Uncertainty represents one of the key challenges in product development (PD) projects and can significantly impact a PD project's performance. Risks in PD lead to schedule and cost over-runs and poor product quality [Olechowski et al. 2012]. Risk management is one response for the identification and management of risks. Acknowledging the increasing societal and business criticality of product development projects, there is a need to more thoroughly explore the various fundamental approaches to describe and quantify various types of uncertainty as part of the overall decision making process. Decisions made by PD managers and engineers have a significant impact on the strategic value of the asset delivered, and these decisions depend on the quality of information on which they are based [Ewejeet al. 2012]. Uncertainty plays an important role in decision making. Decision making quality improves if uncertainty is carefully addressed (e.g. [Prelec and Loewenstein 1991], [Riabacke 2006]). In the risk management community there is a strong argument that at least two distinct types of uncertainty have to be taken into account: aleatory and epistemic. Epistemic uncertainty arises due to lack of knowledge and can be reduced by collecting and acquiring new knowledge. This is in contrast to aleatory uncertainty that is of stochastic nature, and therefore cannot be reduced, but can be well modelled and described by probability distributions. In addition to uncertainty, ambiguity needs to be considered that addresses the different ways in which factual statements may be interpreted by different individuals [Klinke and Renn 2002].[Flyvbjerg 2007] observed that the main challenges of large projects, including PD projects, are inadequate, unreliable or misleading information; and conflicts between decision making, policy and planning. It has been proven by empirical studies (e.g. [Levi 1990], [Sahlin 2012]) that the amount and quality of information behind probabilities and utilities is an important factor when making decisions, in other words, people tend to make different decisions if they are aware of the amount and quality of the data on which probability and utility assessments are based. Arguably, the key challenge in PD risk management today is that uncertainty quantification relies solely (or at least heavily) on probabilistic models. While these are appropriate to describe aleatory uncertainty, they are fundamentally ill-suited to model epistemic uncertainty. In this paper, we will explore novel post-probabilistic uncertainty quantification models that promise to better address epistemic uncertainty, and their possible application in the context of PD risk management.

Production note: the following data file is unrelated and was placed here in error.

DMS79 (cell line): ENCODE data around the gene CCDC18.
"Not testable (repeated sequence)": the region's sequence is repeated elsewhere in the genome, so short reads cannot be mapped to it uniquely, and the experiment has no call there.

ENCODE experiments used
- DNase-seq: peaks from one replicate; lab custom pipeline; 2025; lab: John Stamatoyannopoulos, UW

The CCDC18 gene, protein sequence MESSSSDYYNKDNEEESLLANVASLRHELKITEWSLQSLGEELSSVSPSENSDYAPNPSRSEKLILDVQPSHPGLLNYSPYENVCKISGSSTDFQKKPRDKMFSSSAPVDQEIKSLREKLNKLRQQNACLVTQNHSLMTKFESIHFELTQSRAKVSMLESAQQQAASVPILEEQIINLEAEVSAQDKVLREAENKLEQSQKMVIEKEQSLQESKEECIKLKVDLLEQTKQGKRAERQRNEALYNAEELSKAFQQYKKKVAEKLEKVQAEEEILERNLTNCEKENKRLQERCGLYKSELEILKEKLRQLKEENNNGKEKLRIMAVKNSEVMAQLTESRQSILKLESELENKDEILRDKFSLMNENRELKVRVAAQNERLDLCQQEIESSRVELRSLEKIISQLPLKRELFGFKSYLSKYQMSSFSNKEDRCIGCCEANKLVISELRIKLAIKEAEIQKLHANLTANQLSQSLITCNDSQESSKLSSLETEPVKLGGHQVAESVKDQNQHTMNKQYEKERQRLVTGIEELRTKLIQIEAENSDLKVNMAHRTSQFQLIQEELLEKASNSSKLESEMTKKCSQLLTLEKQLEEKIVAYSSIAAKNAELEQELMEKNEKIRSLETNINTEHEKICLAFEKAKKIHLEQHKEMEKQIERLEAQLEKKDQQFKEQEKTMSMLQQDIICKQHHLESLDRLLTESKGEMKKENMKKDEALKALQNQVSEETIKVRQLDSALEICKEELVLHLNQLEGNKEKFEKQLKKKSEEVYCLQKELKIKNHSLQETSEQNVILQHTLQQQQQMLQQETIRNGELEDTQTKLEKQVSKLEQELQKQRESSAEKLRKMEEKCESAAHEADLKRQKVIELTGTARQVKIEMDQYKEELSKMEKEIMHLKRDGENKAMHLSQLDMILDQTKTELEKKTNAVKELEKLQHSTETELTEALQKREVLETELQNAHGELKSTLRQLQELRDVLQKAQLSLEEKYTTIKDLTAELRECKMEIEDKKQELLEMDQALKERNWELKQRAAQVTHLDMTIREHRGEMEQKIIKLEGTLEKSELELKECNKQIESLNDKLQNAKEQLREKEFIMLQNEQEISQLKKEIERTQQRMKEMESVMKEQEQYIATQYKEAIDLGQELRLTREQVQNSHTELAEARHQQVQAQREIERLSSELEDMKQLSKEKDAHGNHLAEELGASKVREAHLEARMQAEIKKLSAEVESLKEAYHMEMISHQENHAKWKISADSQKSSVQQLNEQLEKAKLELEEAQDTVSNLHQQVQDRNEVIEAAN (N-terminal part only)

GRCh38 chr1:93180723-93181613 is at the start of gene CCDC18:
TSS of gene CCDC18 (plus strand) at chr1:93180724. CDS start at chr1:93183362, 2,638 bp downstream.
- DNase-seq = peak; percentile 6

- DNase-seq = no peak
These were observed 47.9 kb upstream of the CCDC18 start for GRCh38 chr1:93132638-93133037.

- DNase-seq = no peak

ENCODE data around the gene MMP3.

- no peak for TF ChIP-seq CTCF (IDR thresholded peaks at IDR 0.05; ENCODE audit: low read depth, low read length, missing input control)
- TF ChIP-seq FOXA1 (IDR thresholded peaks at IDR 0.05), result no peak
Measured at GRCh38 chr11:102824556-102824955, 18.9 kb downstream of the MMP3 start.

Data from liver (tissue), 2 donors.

|Title of host publication||14th International Design Conference - Design 2016|
|Publication status||Published - 2016|
|Event||14th International Design Conference - Dubrovnik, Croatia|
Duration: 16 May 2016 → 19 May 2016
Conference number: 14
|Conference||14th International Design Conference|
|Period||16/05/2016 → 19/05/2016|
- Risk management
- Post-probabilistic methods
Tegeltija, M., Oehmen, J., Kozin, I., & Geraldi, J. (2016). Post-Probabilistic Uncertainty Quantification: Discussion of Potential Use in Product Development Risk Management. In 14th International Design Conference - Design 2016 (pp. 533-542). Design Society.